Rhythm & Blues

Taught by Dr. Mike Davison, Professor, Music

The course investigates the importance of rhythm in jazz and popular music. Students will beat out the polyrhythms of African music, and click the clave of Cuban music. A detailed investigation of the blues will culminate with the students’ composition and performance of their own “Roadmap Blues.” Previous background in music helps, but is not required for this short course!

Speaking Up When Our Values are at Stake: How, When, and Why?

Taught by Dr. Paul Achter, Associate Professor of Rhetoric

Speaking up for our values is crucial but it is also challenging. This short course asks how we can be better advocates in the world by examining how, when, and why we speak up for our values. Specifically, students will study strategies for speaking about important questions we face today regarding race, gender, and economics, and they will learn ways to listen and participate in a college classroom discussion.

Unnatural Causes: In Sickness and in Wealth

Taught by, Dr. Rick Mayes, Professor of Political Science and Co-Director of Healthcare Studies

“Of all forms of inequality, injustice in health care is the most shocking and most inhumane.”—Martin Luther King, Jr.

While the U.S. spends the most on health care compared to other wealthy countries, it spends the least (proportionally) on social services “upstream” that routinely prevent “downstream” admissions to hospital emergency departments. The biggest problem with U.S. health care, therefore, is not that it costs too much (as most assume). It’s that overall it delivers too little value. Given what our country spends in total on health care, we should have the healthiest, longest living, least disabled and most productive citizenry on the planet. We don't, but this short course will explore the ways that we could.

Welcome to the Real World: Doing College in a Purposeful Way

Taught by: Dr. Joe Boehman, Dean of Richmond College; Associate Dean of Arts and Sciences

It is often said that the “real world” exists somewhere beyond college. You will soon discover that the next few years will be as real as it gets. College is not a passive activity; it is something you do. This course will help you “do” college by identifying your passions, potentials, and talents and using them not to select a major but to build the capacity to impact the world you inhabit. The University’s mission is to prepare you to lead a life of purpose, and that preparation begins today!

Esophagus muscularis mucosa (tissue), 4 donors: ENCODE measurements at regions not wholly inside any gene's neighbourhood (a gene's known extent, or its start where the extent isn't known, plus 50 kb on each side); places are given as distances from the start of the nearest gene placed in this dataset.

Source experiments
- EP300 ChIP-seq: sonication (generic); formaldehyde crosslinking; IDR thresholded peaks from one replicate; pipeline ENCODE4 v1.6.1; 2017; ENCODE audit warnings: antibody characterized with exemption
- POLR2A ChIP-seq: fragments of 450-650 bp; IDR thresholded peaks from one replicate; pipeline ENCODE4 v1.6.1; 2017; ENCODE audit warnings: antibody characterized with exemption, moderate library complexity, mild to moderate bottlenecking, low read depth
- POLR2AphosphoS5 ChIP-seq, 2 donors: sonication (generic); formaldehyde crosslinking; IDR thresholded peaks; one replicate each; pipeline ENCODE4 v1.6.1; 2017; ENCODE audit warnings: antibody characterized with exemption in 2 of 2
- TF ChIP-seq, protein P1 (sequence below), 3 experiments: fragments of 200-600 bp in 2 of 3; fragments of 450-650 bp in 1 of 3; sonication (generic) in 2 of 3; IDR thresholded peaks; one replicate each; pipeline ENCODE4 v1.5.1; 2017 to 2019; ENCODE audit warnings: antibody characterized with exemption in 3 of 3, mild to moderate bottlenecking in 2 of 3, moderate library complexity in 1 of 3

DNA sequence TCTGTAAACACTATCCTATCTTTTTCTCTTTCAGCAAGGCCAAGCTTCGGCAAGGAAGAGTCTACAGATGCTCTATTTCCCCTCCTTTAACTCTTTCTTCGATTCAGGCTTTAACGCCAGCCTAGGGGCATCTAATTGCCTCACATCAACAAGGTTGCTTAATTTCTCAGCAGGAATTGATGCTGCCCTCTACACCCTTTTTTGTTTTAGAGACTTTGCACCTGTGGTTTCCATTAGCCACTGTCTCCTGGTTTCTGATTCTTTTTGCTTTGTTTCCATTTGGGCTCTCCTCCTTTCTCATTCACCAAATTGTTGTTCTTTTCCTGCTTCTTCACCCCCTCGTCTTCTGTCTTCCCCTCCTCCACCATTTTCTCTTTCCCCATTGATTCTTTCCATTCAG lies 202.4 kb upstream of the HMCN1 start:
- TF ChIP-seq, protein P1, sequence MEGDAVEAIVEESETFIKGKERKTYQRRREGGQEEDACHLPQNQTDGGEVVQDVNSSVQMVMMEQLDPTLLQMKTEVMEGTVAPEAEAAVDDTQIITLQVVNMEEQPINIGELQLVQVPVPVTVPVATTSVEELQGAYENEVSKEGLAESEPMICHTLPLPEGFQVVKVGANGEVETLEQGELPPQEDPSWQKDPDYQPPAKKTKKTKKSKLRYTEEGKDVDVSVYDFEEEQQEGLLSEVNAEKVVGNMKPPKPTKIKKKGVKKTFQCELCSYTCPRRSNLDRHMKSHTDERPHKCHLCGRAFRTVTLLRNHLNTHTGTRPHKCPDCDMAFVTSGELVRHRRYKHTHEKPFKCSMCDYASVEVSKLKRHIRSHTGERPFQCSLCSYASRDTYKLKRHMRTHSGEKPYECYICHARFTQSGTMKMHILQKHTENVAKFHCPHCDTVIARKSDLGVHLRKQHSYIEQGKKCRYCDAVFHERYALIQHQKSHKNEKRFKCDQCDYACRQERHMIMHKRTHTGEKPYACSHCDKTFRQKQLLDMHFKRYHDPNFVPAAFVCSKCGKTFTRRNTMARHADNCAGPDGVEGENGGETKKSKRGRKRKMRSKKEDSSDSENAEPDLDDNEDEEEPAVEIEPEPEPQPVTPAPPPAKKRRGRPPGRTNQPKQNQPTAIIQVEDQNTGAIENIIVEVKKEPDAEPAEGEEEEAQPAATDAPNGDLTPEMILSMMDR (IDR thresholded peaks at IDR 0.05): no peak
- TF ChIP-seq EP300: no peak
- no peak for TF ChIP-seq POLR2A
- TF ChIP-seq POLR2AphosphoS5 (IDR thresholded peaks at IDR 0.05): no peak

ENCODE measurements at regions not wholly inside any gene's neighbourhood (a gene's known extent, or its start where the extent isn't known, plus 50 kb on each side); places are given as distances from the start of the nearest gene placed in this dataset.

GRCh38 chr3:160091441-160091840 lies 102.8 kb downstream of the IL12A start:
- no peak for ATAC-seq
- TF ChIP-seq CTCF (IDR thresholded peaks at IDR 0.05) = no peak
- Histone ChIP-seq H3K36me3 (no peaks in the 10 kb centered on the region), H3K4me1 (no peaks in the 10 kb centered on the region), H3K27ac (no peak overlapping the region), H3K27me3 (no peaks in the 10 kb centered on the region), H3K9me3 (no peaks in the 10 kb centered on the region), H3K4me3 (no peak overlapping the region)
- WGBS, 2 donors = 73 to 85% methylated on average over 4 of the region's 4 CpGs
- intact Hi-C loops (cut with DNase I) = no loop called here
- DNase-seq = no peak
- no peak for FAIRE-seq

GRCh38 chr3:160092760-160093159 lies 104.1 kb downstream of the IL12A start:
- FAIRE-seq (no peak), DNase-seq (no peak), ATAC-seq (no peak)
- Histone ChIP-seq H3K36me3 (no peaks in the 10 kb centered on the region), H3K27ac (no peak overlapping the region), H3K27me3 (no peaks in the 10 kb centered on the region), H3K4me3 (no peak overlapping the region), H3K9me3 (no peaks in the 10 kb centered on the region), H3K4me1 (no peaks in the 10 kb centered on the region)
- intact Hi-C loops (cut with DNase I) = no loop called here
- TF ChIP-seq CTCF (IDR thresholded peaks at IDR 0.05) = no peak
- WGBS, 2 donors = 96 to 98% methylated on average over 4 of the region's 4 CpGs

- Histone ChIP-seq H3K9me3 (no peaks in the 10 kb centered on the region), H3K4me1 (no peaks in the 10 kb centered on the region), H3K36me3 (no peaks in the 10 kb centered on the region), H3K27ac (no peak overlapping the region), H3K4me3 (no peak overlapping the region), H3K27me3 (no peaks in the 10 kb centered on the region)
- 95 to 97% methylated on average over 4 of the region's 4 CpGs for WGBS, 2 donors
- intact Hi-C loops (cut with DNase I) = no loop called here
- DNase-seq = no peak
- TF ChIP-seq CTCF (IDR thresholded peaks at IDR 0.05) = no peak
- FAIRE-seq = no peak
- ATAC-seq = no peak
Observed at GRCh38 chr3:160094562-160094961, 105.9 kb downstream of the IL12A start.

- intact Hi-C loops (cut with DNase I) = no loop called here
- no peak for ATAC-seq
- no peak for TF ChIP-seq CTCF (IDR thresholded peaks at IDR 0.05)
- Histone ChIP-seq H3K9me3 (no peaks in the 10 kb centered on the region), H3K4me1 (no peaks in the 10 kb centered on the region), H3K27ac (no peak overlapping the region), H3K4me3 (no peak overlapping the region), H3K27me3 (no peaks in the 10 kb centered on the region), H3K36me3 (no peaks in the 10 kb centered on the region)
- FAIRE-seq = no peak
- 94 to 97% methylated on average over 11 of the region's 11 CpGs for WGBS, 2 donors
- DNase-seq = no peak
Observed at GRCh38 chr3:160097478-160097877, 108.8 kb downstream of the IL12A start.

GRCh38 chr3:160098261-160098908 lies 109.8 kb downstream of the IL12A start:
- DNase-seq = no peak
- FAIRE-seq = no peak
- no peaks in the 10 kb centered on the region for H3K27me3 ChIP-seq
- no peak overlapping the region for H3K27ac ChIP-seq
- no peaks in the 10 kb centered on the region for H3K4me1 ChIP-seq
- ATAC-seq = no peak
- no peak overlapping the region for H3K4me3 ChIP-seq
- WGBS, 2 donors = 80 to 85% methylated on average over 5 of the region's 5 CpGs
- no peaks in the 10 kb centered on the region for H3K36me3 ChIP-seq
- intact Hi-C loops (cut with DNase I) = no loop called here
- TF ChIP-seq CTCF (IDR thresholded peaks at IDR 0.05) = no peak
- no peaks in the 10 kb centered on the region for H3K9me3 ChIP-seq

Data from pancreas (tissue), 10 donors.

What is Home? Evicted and the Affordable Housing Crisis

Taught by Dr. Amy Howard, Associate Vice President for Community Initiatives & the Bonner Center for Civic Engagement

Should decent, affordable housing be a basic right in this country?  What are the barriers to stable shelter and how does one’s home affect their ability to work, get an education, provide for one’s children, and to stay healthy?  Students will engage this question as they explore issues of affordable housing and the economic exploitation of low-income families.  Our text will be the recent Pulitzer Prize winner, Evicted: Poverty and Profit in the American City, by Matthew Desmond.  Students in the course will read excerpts of the book, investigate the wider implications of its message, and even take an additional field trip into the City of Richmond during Roadmap, as an introduction to the convergence of classroom learning and social change.

Short Courses at Capacity

The following short courses are already at capacity for Roadmap 2017:

  • Building the Community: Mandela's Way
  • The Civil War in Richmond
  • Data and Privacy in the Digital Age
  • The Hamilton Revolution
  • I Grew Up at the Movies
  • The Internal Ecology of the Human Being
  • Media Matters
  • Speaking Up When Our Values are at Stake
  • Welcome to the Real World
  • What is Home?

All other short courses still have spaces available. Register by July 1!

Wrap-Up Session

Some of the short courses prepare a presentation of what they learned and experienced during their short course for the entire Roadmap cohort on Wednesday, August 23, 2017.

Many of last year's participants said this was one of the highlights of the Roadmap program.